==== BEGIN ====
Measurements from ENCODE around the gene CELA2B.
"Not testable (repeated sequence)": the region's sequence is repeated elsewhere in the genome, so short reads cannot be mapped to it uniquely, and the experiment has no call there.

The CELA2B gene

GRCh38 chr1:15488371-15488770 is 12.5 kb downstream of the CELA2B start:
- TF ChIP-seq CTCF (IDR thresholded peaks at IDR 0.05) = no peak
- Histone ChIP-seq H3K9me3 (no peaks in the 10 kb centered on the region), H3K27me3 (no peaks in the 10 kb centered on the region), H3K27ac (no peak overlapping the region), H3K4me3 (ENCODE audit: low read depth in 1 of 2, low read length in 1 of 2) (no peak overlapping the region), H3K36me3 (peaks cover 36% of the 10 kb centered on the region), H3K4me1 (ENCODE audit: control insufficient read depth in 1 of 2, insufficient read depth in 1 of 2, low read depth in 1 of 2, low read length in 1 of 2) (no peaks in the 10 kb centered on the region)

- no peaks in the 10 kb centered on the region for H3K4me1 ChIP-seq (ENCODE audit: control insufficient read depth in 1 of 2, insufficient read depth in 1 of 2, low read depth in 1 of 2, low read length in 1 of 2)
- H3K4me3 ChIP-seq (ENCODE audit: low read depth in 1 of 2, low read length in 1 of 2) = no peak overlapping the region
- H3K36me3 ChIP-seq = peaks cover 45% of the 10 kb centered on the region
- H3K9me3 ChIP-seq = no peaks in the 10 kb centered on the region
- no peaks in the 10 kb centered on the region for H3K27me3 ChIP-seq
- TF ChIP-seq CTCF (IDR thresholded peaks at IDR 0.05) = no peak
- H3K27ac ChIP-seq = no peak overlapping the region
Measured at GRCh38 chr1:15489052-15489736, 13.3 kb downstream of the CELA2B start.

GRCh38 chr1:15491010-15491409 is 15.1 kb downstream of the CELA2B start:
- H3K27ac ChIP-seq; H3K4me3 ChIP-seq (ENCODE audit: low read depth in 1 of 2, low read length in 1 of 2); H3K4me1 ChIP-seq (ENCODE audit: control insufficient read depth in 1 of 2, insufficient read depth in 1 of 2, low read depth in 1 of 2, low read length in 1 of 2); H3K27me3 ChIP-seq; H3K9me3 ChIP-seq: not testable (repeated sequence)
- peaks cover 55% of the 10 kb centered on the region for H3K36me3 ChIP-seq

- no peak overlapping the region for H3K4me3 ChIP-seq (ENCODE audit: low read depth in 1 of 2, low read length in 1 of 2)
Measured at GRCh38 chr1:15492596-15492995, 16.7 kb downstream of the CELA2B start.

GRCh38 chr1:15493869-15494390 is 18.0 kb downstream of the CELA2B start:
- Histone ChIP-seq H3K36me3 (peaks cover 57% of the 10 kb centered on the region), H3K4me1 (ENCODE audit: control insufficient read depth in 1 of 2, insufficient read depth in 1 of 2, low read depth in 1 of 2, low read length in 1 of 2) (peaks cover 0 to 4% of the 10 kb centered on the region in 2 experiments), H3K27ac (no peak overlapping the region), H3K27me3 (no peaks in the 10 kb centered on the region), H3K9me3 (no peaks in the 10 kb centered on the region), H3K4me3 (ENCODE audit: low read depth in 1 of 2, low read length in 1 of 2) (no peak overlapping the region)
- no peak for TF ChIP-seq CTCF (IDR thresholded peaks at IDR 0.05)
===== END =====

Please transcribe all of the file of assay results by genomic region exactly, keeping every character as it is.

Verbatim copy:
Measurements from ENCODE around the gene CELA2B.
"Not testable (repeated sequence)": the region's sequence is repeated elsewhere in the genome, so short reads cannot be mapped to it uniquely, and the experiment has no call there.

The CELA2B gene

GRCh38 chr1:15488371-15488770 is 12.5 kb downstream of the CELA2B start:
- TF ChIP-seq CTCF (IDR thresholded peaks at IDR 0.05) = no peak
- Histone ChIP-seq H3K9me3 (no peaks in the 10 kb centered on the region), H3K27me3 (no peaks in the 10 kb centered on the region), H3K27ac (no peak overlapping the region), H3K4me3 (ENCODE audit: low read depth in 1 of 2, low read length in 1 of 2) (no peak overlapping the region), H3K36me3 (peaks cover 36% of the 10 kb centered on the region), H3K4me1 (ENCODE audit: control insufficient read depth in 1 of 2, insufficient read depth in 1 of 2, low read depth in 1 of 2, low read length in 1 of 2) (no peaks in the 10 kb centered on the region)

- no peaks in the 10 kb centered on the region for H3K4me1 ChIP-seq (ENCODE audit: control insufficient read depth in 1 of 2, insufficient read depth in 1 of 2, low read depth in 1 of 2, low read length in 1 of 2)
- H3K4me3 ChIP-seq (ENCODE audit: low read depth in 1 of 2, low read length in 1 of 2) = no peak overlapping the region
- H3K36me3 ChIP-seq = peaks cover 45% of the 10 kb centered on the region
- H3K9me3 ChIP-seq = no peaks in the 10 kb centered on the region
- no peaks in the 10 kb centered on the region for H3K27me3 ChIP-seq
- TF ChIP-seq CTCF (IDR thresholded peaks at IDR 0.05) = no peak
- H3K27ac ChIP-seq = no peak overlapping the region
Measured at GRCh38 chr1:15489052-15489736, 13.3 kb downstream of the CELA2B start.

GRCh38 chr1:15491010-15491409 is 15.1 kb downstream of the CELA2B start:
- H3K27ac ChIP-seq; H3K4me3 ChIP-seq (ENCODE audit: low read depth in 1 of 2, low read length in 1 of 2); H3K4me1 ChIP-seq (ENCODE audit: control insufficient read depth in 1 of 2, insufficient read depth in 1 of 2, low read depth in 1 of 2, low read length in 1 of 2); H3K27me3 ChIP-seq; H3K9me3 ChIP-seq: not testable (repeated sequence)
- peaks cover 55% of the 10 kb centered on the region for H3K36me3 ChIP-seq

- no peak overlapping the region for H3K4me3 ChIP-seq (ENCODE audit: low read depth in 1 of 2, low read length in 1 of 2)
Measured at GRCh38 chr1:15492596-15492995, 16.7 kb downstream of the CELA2B start.

GRCh38 chr1:15493869-15494390 is 18.0 kb downstream of the CELA2B start:
- Histone ChIP-seq H3K36me3 (peaks cover 57% of the 10 kb centered on the region), H3K4me1 (ENCODE audit: control insufficient read depth in 1 of 2, insufficient read depth in 1 of 2, low read depth in 1 of 2, low read length in 1 of 2) (peaks cover 0 to 4% of the 10 kb centered on the region in 2 experiments), H3K27ac (no peak overlapping the region), H3K27me3 (no peaks in the 10 kb centered on the region), H3K9me3 (no peaks in the 10 kb centered on the region), H3K4me3 (ENCODE audit: low read depth in 1 of 2, low read length in 1 of 2) (no peak overlapping the region)
- no peak for TF ChIP-seq CTCF (IDR thresholded peaks at IDR 0.05)